Consumer Information

Author :   STBB
25 March 2020

YOUR AGREEMENT v YOUR INTENTIONS AT THE TIME
Auckland Park Theological Seminary v University of Johannesburg (1160/2018) [2019] ZASCA 24 (25 March 2020) 

It happens so often that parties conclude a written agreement, stating that the content thereof embodies the full extent of their obligations, and then afterwards, when problems arise, they seek to introduce details that they thought were common cause. In the present case, the university leased property to a company under a registered long term lease. When the company ceded these rights to a third party which sought to effect certain alteration, it was suddenly argued that the initial lease was unique and particular to the parties involved, and therefore incapable of cession. The judgment illustrates the difficulties and highlights again how important it is to make sure that agreements contain a proper (and informed) record of the parties’ intentions. 

SUMMARY OF THE JUDGMENT

FACTS
The University of Johannesburg (UJ) is the registered owner of Portion 1 of Erf 809 Auckland Park Township. In April 1996 the UJ’s predecessor in title (the Rand Afrikaans University (RAU)) applied to the Minister of Education in terms of the Rand Afrikaans University Act for consent to let the property. The Minister granted his approval.
In December 1996, UJ and the Auckland Theological Seminary (ATS) concluded a written notarial long lease in respect of the property and the lease was registered against the title deed. In March 2011, ATS and Wamjay Holding Investments (Pty) Ltd (Wamjay) concluded a written cession agreement in terms of which the former ceded its rights (but not its obligations) in the lease to the latter.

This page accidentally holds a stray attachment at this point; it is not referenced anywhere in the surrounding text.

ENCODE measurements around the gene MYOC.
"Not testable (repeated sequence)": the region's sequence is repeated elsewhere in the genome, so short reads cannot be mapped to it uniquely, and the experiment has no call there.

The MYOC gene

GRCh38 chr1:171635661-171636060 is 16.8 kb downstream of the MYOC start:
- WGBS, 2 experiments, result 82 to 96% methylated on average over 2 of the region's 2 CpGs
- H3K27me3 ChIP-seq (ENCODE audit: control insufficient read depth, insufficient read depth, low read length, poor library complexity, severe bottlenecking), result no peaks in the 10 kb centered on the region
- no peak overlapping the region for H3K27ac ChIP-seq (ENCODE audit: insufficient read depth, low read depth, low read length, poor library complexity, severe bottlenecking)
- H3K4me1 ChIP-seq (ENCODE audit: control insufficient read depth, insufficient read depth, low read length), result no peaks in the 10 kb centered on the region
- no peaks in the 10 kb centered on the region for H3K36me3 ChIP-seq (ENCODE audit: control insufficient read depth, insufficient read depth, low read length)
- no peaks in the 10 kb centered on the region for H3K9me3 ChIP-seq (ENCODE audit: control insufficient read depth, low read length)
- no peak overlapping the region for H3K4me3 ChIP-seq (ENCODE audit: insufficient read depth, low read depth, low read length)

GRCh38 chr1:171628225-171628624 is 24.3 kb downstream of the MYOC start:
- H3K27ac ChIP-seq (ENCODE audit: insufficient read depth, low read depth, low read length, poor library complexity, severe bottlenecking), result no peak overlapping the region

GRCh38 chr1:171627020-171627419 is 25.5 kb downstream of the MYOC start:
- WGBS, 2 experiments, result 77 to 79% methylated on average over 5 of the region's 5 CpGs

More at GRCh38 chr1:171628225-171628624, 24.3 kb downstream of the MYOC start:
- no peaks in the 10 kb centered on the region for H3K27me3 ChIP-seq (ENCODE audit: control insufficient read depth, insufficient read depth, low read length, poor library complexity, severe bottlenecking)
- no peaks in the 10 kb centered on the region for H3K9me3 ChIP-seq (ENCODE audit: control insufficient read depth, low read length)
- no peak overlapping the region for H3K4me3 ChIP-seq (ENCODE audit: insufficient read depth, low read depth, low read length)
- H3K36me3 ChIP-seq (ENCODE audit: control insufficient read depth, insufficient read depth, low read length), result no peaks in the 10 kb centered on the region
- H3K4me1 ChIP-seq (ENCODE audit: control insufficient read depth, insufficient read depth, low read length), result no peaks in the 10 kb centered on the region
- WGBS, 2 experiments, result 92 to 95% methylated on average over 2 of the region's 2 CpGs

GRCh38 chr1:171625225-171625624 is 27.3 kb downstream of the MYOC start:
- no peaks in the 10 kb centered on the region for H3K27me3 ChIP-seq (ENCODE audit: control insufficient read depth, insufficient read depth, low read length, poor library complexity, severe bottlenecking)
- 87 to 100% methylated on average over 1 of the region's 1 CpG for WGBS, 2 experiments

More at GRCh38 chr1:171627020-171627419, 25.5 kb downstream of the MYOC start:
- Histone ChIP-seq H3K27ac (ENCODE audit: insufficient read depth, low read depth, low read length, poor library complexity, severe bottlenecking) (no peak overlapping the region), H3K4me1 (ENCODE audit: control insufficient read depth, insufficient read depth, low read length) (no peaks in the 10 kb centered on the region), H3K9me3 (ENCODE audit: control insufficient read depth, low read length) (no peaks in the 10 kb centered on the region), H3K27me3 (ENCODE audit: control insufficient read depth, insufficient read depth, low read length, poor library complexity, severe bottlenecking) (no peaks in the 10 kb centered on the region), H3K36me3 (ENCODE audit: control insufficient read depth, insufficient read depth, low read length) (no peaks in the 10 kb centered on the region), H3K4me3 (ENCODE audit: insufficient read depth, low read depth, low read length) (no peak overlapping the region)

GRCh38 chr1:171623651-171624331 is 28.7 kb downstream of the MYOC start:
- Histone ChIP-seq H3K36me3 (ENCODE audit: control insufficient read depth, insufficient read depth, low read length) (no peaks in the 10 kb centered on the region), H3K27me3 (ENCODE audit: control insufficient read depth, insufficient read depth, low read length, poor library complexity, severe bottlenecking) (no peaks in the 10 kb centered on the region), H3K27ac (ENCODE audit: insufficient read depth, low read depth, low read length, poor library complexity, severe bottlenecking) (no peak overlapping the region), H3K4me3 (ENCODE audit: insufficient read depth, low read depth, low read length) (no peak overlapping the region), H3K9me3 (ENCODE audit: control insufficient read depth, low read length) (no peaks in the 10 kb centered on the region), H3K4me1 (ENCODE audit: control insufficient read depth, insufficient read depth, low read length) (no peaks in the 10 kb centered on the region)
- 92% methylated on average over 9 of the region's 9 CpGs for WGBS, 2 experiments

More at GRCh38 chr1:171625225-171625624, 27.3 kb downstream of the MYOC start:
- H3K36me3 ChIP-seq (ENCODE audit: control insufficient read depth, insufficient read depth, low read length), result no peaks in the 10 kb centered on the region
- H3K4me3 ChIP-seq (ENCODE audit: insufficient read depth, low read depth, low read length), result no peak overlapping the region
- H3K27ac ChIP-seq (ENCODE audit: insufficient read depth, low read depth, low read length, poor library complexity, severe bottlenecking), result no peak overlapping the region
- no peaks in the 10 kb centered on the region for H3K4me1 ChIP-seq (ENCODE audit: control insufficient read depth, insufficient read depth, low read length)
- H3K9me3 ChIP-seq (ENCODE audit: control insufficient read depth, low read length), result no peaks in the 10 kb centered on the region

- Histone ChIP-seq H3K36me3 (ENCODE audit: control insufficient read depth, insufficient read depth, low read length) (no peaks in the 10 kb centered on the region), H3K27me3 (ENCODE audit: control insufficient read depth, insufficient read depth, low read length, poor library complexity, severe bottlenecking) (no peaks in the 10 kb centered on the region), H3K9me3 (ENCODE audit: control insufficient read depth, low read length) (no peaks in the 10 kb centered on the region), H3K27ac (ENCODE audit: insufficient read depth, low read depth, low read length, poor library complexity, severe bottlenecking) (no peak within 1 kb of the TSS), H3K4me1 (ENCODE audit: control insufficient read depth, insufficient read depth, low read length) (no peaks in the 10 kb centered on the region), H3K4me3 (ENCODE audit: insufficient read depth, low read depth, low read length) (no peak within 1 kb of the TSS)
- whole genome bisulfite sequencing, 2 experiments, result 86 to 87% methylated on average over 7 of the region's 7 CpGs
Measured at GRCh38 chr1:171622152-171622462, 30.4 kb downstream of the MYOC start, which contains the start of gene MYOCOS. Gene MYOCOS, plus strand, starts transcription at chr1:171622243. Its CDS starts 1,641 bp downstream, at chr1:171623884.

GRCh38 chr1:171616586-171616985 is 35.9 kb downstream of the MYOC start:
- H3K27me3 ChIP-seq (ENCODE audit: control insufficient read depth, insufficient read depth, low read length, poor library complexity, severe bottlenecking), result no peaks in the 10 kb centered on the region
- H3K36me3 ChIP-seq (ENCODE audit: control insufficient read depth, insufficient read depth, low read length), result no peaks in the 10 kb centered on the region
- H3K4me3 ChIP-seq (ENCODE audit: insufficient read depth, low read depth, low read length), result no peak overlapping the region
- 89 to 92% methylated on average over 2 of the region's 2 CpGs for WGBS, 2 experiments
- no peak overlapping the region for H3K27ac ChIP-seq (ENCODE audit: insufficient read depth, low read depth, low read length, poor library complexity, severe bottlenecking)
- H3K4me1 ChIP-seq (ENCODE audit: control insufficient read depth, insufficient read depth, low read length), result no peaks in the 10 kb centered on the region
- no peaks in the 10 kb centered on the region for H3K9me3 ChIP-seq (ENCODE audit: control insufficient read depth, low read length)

The cession was registered by Wamjay against the title deed of the property in April 2012 and it thereafter took occupation of the property.
During June 2012 Wamjay submitted detailed architectural plans to the local authority for approval for the purposes of constructing a pre-primary, primary and high school with an Islamic ethos on the property. This was followed with drawings and artists’ impressions of the proposed school(s).
In October 2012 UJ purported to cancel the lease on the basis that, amongst other things, on a proper interpretation of the lease, the rights in the lease were delectus personae* and personal to the ATS and therefore incapable of cession. (*A person’s entitlement to dispose freely of his/her personal rights is restricted in circumstances where one is dealing with a delectus personae. This means that the nature of a particular juristic act (such as a contract) is such that it excludes the transfer of the personal right created by it because the nature of the legal relationship between the parties is such that, legally, it will only be recognised as such if it binds the determined specific creditor and debtor. Under these circumstances, the identity of the parties becomes part of the substantive content of the juristic act.)
ATS, in ceding its rights had accordingly, so UJ contended, repudiated the lease, which repudiation had been accepted by UJ.